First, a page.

Thanksgiving is the #1 day for residential fires: Fire safety tips

DCW50

An oil-free turkey fryer eliminates all the hassles of dealing with hot oil, so it’s an excellent option for anyone new to frying.

(WWLP) – Thanksgiving is next week which means many will take to their kitchens to prepare savory holiday fixings, but before you do fire officials have some safety tips to ensure that you and your loved ones have a safe meal!

Fire officials are issuing a safety message in advance of the #1 day for residential fires in Massachusetts. Before reaching for your oven mitts take a look at some of the best fire safety tips:

  • Check to make sure your oven is empty before turning it on.
  • Wear short or tight-fitting sleeves when cooking.
  • Turn pot handles inward over the stove.
  • Remember to “stand by your pan” and stay in the kitchen when boiling, frying or broiling.
  • Use a timer when baking or roasting and never leave the house with the oven running.
  • The National Fire Protection Association strongly discourages the use of outdoor gas-fueled turkey fryers that immerse the turkey in hot oil, but if you do use one, do it outside and as far away from the house as possible

Working smoke and carbon monoxide alarms are essential fire safety tools to have in your home. They are the best way to prevent fire fatalities.

Every home is required to have working smoke alarms and most are also required to have carbon monoxide alarms. Learn what kind you need to have and where they should be placed in your homes.

Protect Your Home and Family with Smoke Alarms

  • Have working smoke alarms on every level of your home, outside bedrooms, at the top of open stairs and at the base of cellar stairs.
  • Maintain smoke alarms. Test them once a month.
  • If the alarm uses regular batteries, change them at least once a year. An easy way to remember is to change the batteries when you change your clocks. A “chirping” sound indicates that it’s time to change 
    the batteries.
  • Smoke alarms must be replaced every ten years. Alarms are labeled with their date of manufacture. If there is no label, they are older than ten years and must be replaced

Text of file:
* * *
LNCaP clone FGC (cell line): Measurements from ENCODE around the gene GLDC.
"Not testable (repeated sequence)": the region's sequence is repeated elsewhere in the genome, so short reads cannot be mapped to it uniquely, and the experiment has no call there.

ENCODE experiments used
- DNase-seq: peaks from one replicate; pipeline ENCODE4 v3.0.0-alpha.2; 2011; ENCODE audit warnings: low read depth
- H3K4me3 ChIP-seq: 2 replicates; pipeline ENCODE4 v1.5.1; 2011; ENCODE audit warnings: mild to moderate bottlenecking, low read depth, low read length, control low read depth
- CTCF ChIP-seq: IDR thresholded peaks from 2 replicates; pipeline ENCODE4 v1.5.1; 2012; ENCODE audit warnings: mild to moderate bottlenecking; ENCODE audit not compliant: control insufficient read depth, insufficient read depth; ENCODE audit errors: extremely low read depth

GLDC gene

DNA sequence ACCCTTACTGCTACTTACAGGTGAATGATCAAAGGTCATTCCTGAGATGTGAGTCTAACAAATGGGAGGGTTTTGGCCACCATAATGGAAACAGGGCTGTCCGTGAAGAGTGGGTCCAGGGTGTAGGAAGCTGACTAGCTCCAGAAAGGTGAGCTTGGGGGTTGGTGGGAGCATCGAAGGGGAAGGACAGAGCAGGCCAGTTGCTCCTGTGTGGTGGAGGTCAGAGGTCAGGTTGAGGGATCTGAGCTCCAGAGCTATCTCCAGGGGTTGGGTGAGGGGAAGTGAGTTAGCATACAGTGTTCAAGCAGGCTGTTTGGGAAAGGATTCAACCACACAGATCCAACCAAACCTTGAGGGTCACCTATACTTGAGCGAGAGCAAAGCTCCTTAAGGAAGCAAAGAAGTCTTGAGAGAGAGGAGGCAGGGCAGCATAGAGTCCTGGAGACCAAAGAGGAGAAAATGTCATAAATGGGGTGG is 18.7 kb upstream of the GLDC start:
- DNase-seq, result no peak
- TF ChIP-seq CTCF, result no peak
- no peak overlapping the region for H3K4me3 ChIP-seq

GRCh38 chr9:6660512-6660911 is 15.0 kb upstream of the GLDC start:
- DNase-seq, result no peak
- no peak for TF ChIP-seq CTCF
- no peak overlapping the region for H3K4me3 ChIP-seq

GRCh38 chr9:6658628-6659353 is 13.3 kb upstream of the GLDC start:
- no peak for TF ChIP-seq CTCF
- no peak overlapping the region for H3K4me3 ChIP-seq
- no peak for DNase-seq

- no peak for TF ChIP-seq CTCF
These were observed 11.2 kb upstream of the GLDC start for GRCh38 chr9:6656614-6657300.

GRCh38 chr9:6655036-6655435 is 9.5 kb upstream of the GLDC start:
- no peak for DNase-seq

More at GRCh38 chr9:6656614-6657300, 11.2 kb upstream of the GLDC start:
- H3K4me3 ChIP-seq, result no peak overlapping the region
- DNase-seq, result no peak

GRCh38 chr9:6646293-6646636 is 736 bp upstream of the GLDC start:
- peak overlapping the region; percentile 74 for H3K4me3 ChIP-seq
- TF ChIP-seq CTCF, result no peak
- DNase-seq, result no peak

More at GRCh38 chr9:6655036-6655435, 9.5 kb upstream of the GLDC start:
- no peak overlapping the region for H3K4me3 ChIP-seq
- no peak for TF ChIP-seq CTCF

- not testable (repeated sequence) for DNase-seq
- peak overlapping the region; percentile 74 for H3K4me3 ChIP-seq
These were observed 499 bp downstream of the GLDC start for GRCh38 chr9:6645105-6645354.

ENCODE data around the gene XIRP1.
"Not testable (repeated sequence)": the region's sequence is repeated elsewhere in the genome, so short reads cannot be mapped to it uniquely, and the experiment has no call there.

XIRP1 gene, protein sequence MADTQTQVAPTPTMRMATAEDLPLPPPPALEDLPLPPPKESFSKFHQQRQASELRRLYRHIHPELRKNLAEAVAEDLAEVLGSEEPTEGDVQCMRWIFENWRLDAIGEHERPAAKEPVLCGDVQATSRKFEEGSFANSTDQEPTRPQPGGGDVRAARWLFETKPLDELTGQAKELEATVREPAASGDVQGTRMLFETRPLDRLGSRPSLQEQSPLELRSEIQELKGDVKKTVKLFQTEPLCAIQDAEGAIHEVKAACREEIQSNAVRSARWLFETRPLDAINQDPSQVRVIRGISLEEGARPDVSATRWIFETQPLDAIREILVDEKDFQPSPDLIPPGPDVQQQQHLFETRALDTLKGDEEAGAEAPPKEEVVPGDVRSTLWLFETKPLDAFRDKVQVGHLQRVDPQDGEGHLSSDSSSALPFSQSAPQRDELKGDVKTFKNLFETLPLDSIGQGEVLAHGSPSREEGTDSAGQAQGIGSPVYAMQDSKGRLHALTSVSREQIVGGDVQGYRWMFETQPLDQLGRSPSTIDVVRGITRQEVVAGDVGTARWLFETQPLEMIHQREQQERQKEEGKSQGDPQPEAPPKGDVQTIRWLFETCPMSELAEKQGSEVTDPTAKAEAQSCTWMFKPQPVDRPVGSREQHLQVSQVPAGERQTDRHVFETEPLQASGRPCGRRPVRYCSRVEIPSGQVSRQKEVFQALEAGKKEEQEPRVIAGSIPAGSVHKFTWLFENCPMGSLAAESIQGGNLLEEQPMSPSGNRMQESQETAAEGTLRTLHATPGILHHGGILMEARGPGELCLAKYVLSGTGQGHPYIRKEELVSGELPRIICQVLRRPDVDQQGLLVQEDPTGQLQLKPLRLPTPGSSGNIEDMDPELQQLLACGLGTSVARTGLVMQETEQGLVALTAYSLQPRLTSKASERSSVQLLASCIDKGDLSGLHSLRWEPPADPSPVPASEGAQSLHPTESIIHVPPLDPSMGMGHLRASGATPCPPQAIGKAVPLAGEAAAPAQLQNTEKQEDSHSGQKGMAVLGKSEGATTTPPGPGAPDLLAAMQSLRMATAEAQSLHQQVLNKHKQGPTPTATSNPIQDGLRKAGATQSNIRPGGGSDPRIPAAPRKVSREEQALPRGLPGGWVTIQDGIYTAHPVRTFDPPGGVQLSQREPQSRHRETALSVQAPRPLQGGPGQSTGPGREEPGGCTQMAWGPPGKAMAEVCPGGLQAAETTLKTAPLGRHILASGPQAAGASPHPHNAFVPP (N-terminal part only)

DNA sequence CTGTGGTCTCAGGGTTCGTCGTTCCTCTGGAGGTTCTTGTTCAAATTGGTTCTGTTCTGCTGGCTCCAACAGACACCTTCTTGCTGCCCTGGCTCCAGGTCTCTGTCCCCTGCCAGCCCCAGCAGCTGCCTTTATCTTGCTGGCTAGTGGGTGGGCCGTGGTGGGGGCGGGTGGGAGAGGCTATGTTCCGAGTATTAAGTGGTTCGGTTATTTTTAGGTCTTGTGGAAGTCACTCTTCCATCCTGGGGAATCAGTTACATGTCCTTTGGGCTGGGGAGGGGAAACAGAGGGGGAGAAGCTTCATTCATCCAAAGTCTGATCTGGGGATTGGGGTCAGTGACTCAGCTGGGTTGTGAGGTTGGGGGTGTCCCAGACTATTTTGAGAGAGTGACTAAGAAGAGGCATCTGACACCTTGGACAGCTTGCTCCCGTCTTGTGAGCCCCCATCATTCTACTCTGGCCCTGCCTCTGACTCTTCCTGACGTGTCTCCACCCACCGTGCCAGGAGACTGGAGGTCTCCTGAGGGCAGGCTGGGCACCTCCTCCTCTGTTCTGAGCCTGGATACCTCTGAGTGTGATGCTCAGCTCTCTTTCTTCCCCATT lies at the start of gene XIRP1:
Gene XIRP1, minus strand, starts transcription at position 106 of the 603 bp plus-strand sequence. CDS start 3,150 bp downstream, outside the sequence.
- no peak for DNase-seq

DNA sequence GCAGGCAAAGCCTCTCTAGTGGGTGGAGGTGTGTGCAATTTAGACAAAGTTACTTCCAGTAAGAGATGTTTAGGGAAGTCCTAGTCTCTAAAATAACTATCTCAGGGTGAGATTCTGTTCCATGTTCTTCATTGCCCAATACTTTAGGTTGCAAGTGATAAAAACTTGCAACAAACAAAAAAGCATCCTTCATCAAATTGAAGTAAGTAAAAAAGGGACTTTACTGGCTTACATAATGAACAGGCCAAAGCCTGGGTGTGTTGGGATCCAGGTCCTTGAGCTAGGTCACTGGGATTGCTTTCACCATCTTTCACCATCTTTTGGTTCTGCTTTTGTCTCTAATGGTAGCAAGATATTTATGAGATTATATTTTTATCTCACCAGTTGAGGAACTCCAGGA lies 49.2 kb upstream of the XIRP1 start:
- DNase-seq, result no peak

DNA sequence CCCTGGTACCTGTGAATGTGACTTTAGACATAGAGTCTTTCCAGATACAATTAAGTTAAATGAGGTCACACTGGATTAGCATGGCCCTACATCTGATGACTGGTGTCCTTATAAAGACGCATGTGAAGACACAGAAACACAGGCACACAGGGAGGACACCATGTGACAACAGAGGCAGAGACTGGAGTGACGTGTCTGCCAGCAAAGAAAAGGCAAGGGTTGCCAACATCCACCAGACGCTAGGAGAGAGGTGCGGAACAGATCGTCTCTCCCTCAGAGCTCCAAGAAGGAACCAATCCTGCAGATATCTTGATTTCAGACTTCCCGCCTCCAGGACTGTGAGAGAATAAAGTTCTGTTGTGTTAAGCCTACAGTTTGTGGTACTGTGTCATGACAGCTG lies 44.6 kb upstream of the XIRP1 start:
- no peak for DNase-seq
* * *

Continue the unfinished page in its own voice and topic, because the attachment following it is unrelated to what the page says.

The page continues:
Protect Your Home and Family with Carbon Monoxide Alarms

  • The law requires carbon monoxide alarms to be installed on every level of your home, including habitable portions of basements and attics, in most residences.
  • On levels with sleeping areas, carbon monoxide alarms should be installed within ten feet of bedroom doors.
  • When purchasing a carbon monoxide alarm, be sure to look for the approval label of an independent testing company, such as Underwriter’s Laboratory (UL), International Approval Service (IAS), or Canadian Standards Association (CSA). Most carbon monoxide alarms that are sold in the Commonwealth meet these standards, but it’s a good idea to check before buying.
  • Carbon monoxide alarms may be
    • Battery operated with battery monitoring
    • Plug-ins with battery back-up
    • Low voltage systems
    • Wireless
    • Qualified combination
  • Replace carbon monoxide alarms every five to seven years, depending on the make and model.
  • Newer CO alarms have a ten year sealed battery that does not need changing. At ten years, the entire device is replaced. 
  • If you have a plug-in model, be aware that the battery will run down during an extended power outage and may need to be replaced. 

For Landlords and Tenants

  • Nicole’s Law also requires landlords to install and maintain carbon monoxide alarms in every dwelling unit that has a source of carbon monoxide.
  • Large apartment buildings, where there is no source inside of the individual apartments, may use an alternative method to detect carbon monoxide near the furnace, boiler rooms, or garage.

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